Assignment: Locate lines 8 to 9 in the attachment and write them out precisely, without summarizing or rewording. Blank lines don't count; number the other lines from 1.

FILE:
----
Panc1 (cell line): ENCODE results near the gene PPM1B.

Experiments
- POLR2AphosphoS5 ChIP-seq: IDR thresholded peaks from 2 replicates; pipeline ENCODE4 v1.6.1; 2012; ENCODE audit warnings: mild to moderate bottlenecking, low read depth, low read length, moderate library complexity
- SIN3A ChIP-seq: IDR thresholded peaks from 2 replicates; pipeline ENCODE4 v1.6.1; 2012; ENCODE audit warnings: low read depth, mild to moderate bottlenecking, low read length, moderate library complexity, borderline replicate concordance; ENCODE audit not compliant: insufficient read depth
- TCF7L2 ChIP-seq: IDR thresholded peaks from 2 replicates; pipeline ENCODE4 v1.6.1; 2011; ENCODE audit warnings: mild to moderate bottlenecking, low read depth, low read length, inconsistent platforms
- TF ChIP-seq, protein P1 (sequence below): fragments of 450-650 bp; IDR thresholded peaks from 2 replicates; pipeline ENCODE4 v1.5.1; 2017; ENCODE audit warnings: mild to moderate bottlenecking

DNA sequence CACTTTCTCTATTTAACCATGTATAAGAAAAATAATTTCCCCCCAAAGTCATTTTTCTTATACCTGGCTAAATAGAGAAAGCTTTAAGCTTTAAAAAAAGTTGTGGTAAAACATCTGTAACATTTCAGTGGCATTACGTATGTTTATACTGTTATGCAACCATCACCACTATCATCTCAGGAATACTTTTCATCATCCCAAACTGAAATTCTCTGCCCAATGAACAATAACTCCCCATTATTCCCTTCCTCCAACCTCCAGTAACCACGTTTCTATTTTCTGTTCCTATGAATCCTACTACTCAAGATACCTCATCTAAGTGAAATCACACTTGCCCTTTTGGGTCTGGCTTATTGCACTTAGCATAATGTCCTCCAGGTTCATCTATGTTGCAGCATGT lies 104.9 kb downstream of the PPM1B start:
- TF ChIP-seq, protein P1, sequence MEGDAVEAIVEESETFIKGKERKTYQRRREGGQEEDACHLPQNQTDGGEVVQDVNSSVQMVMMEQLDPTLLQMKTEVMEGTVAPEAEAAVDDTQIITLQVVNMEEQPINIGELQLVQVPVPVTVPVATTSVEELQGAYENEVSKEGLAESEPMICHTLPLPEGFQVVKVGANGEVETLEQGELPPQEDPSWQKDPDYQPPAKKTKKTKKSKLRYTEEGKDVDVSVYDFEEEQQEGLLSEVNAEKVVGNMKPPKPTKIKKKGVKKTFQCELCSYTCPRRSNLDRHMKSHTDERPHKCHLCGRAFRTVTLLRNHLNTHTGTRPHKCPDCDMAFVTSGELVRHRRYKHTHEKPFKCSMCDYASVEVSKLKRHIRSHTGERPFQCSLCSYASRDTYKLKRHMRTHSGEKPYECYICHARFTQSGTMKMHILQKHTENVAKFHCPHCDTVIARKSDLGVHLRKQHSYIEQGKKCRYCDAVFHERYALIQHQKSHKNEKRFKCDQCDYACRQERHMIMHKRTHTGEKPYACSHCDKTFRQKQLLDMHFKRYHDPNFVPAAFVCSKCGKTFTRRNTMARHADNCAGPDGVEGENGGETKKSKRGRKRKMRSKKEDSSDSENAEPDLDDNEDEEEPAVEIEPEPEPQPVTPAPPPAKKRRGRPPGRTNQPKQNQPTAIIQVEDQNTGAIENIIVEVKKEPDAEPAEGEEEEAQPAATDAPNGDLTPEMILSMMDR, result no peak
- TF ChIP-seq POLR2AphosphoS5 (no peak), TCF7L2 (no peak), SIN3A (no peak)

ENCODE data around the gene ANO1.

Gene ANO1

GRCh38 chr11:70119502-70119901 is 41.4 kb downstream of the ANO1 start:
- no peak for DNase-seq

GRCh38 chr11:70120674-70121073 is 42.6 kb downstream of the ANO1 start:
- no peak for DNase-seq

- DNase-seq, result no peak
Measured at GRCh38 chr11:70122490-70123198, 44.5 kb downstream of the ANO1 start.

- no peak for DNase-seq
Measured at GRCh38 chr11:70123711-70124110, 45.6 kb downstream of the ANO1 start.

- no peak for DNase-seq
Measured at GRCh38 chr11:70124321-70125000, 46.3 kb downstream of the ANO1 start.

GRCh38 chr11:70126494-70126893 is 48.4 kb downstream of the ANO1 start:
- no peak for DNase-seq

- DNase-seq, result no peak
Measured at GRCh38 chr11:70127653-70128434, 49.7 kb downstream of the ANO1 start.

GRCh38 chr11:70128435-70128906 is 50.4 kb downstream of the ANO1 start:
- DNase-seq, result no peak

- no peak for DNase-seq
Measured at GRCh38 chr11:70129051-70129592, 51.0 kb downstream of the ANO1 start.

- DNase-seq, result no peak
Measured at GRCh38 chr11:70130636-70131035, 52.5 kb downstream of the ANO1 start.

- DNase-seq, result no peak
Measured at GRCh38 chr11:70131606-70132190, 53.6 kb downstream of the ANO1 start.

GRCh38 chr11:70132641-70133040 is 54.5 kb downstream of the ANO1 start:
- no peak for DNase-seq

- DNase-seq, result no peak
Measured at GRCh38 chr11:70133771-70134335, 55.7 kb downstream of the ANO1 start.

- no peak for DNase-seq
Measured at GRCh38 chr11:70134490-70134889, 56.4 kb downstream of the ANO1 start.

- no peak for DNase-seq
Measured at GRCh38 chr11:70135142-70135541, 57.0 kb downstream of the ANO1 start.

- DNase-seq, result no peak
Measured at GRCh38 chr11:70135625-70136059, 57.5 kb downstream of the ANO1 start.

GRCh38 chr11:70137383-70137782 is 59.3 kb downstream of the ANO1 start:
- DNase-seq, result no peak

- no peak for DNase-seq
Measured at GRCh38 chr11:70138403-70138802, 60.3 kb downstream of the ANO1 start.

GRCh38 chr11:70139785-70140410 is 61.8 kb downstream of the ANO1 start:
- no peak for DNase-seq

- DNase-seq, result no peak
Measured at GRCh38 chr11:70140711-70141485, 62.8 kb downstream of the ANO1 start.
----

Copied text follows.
- TF ChIP-seq, protein P1, sequence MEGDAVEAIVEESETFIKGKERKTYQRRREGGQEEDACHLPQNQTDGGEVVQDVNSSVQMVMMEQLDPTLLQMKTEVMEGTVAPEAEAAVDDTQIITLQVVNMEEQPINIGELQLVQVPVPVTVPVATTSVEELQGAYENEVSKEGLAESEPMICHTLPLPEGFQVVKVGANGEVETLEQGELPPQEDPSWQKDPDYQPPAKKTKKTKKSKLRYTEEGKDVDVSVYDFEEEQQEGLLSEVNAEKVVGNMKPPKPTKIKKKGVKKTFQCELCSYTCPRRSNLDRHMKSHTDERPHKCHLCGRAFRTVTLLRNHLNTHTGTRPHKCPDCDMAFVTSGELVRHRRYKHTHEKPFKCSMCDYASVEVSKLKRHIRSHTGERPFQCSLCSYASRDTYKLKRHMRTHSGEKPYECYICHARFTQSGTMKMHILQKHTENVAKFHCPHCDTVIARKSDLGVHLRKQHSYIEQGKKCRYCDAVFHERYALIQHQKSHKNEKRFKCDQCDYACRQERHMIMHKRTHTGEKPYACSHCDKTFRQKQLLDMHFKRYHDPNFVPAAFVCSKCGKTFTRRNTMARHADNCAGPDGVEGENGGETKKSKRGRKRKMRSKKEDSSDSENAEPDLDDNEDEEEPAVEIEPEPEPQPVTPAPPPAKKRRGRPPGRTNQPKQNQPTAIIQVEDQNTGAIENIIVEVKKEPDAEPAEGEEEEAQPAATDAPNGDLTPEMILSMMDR, result no peak
- TF ChIP-seq POLR2AphosphoS5 (no peak), TCF7L2 (no peak), SIN3A (no peak)